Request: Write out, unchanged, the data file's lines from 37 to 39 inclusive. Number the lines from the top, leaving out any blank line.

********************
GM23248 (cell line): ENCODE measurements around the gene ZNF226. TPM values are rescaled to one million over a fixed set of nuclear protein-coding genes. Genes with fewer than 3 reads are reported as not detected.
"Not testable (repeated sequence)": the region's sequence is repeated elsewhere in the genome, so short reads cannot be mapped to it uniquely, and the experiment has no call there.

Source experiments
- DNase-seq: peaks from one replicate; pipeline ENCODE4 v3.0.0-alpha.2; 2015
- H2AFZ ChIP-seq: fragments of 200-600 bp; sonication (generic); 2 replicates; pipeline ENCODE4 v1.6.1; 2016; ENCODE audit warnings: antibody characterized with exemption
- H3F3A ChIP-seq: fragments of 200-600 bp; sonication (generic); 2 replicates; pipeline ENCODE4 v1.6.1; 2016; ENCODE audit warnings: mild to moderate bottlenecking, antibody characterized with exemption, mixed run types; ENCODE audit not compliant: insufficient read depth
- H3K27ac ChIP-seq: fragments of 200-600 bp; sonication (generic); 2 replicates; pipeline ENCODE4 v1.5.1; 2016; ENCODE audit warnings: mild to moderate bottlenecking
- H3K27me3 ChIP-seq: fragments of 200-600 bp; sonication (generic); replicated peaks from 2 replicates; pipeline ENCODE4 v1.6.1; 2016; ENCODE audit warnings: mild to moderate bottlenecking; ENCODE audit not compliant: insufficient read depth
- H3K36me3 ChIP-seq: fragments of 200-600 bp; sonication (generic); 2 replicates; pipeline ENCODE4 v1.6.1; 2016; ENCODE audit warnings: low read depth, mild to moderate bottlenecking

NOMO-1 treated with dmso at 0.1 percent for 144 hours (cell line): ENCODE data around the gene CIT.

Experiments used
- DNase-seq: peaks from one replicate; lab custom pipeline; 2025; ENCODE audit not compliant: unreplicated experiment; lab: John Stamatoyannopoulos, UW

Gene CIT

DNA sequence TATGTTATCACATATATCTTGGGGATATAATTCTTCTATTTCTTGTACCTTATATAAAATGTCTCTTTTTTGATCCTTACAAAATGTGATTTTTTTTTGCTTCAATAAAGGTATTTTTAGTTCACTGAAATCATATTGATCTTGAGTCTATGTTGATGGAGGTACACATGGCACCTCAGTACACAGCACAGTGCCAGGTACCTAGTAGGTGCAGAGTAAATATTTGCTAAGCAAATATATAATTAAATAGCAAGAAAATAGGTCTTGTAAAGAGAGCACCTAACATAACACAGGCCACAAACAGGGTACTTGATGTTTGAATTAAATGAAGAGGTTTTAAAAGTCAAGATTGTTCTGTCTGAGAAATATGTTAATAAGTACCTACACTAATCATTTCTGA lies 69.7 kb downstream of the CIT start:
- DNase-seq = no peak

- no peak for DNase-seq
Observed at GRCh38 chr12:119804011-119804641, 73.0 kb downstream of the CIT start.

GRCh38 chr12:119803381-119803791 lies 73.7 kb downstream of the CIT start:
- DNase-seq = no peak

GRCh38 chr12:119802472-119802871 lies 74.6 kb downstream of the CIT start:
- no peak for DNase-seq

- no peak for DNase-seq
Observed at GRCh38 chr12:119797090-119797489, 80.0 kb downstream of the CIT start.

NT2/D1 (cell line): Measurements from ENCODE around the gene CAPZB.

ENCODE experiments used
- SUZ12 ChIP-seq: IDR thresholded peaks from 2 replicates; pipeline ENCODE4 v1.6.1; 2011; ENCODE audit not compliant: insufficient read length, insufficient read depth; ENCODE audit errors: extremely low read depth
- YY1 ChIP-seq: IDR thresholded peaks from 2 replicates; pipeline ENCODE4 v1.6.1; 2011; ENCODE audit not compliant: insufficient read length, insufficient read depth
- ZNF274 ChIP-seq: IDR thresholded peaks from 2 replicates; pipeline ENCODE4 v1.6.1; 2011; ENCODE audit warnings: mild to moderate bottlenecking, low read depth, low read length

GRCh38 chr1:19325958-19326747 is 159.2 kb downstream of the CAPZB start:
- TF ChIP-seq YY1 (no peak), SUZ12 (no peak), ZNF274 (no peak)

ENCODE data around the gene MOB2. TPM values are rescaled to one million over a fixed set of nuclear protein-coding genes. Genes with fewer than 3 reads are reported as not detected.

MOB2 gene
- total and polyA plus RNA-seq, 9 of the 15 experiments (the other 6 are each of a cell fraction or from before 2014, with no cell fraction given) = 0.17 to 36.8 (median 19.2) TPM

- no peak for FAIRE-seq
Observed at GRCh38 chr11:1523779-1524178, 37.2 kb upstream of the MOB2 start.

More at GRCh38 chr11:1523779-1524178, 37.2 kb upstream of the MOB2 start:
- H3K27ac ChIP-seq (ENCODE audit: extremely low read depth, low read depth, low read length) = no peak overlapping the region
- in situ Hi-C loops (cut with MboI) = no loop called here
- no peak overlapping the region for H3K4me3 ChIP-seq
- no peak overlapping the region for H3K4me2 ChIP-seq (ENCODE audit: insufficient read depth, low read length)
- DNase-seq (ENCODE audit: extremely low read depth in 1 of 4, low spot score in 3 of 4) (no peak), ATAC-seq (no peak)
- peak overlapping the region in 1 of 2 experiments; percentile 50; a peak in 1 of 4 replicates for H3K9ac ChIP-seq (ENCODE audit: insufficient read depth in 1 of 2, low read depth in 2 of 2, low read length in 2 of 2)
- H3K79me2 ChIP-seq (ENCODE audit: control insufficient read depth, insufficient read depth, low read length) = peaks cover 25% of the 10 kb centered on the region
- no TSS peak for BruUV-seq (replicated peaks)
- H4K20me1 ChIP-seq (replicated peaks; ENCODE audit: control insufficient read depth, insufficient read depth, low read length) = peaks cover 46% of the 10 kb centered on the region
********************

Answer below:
- H3K27ac ChIP-seq (ENCODE audit: extremely low read depth, low read depth, low read length) = no peak overlapping the region
- in situ Hi-C loops (cut with MboI) = no loop called here
- no peak overlapping the region for H3K4me3 ChIP-seq